What are the odds of unavoidable capsize in an open ocean situation? I can't imagine it would be easy to calculate; calculus and statistics combined. It depends on many factors. I doubt anybody has even been able to do it.

Would the unlikeliness of the event tip the question into the favor of a trihull as an "educated gamble"?

It might if said sailor DIDN'T have a desire to sail in the Artic and Antartic oceans. I have that desire.

Capsize recovery is a huge issue, then? The intenisty of storms in the regions is intensely constant. Also,wouldn't a multihull trapped in ice be destroyed more easily, too?

I am safer with a monohull, aren't I?

Multihulls sure are beautiful though.

PAUL
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Old 28-07-2003, 11:22   #4
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Capsize Recovery ?

I think a Multi', prepared for capsize recovery, would be much like a Mono',prepared for refloating.
OMO
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Old 20-09-2003, 01:42   #5
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multihull righting

Jim Brown and some others experimented with the tow over method of righting trimarans. One method was to attach the tow lines to the stern floats and lead the lines forward to the tow. The bows would dig in as power was applied and over it would go. They also had success with flooding one float and pulling from the side through the centerboard trunk. The only problem is you need outside assistance.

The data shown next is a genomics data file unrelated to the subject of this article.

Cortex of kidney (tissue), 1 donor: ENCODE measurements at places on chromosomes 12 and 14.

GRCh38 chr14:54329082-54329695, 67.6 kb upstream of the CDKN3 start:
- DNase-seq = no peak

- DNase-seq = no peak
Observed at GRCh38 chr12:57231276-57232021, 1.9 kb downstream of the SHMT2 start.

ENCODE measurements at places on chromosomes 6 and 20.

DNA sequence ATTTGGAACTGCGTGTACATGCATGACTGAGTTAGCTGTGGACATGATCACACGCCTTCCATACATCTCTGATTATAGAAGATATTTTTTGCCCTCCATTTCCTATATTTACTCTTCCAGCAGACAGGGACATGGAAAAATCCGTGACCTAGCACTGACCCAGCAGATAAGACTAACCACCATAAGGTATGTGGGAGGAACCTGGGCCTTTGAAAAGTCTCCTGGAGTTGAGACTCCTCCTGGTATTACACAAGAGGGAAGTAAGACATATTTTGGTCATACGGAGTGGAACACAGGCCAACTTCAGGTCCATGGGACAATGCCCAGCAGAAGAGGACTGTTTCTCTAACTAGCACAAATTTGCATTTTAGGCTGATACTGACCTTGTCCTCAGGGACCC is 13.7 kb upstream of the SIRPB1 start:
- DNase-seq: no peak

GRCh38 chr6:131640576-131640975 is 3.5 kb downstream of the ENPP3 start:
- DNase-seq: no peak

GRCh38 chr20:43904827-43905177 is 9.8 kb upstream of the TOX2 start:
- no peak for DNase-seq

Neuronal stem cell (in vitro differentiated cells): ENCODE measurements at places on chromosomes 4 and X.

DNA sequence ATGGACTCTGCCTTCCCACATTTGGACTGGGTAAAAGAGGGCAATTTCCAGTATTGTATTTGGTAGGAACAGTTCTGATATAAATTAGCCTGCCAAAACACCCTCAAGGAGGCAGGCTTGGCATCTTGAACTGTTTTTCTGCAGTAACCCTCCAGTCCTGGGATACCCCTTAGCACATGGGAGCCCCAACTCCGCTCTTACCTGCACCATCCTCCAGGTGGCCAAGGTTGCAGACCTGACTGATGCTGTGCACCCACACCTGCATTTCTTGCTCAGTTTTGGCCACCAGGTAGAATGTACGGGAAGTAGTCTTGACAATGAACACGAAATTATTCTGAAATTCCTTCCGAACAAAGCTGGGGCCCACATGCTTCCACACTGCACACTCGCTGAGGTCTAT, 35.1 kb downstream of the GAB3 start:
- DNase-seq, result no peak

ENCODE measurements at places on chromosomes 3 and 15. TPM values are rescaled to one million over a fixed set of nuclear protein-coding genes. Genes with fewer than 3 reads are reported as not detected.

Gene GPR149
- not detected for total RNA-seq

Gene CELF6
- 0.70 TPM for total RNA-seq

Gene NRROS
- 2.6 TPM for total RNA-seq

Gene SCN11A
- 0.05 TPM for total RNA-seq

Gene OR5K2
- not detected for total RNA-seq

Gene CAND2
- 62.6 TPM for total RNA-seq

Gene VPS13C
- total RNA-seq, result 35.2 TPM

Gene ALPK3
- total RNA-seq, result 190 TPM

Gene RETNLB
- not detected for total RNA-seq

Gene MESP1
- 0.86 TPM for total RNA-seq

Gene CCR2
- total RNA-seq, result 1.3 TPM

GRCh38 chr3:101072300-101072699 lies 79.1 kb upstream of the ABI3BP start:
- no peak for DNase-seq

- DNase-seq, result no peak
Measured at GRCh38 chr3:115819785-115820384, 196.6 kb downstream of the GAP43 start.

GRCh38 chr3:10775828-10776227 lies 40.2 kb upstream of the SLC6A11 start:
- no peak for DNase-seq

Self rescue in a large cruising multihull is probably not practical and the complications and weight aloft of some type of float at the masthead does not make any sense to me. Capsizing a cruising multihull is such a rare occurance that it is way down my list of dangers to worry about. You would be far better off making sure your boat was habitable in a capsized state with access to tools, food, water, and sleeping areas out of the water. A trimaran may have the advantage over a cat in this situation as you can cut a hole in the main hull for access and the airlock in the floats will hold you quite high in the water. There was the instance of the trimaran Rose Noelle that flipped off of New Zealand and the four crew survived 117 days in good shape. Conditions that will capsize a well handled cruising multihull would have a good chance rolling and or sinking a monohull. I will take my chances in an upturned tri over a liferaft anyday.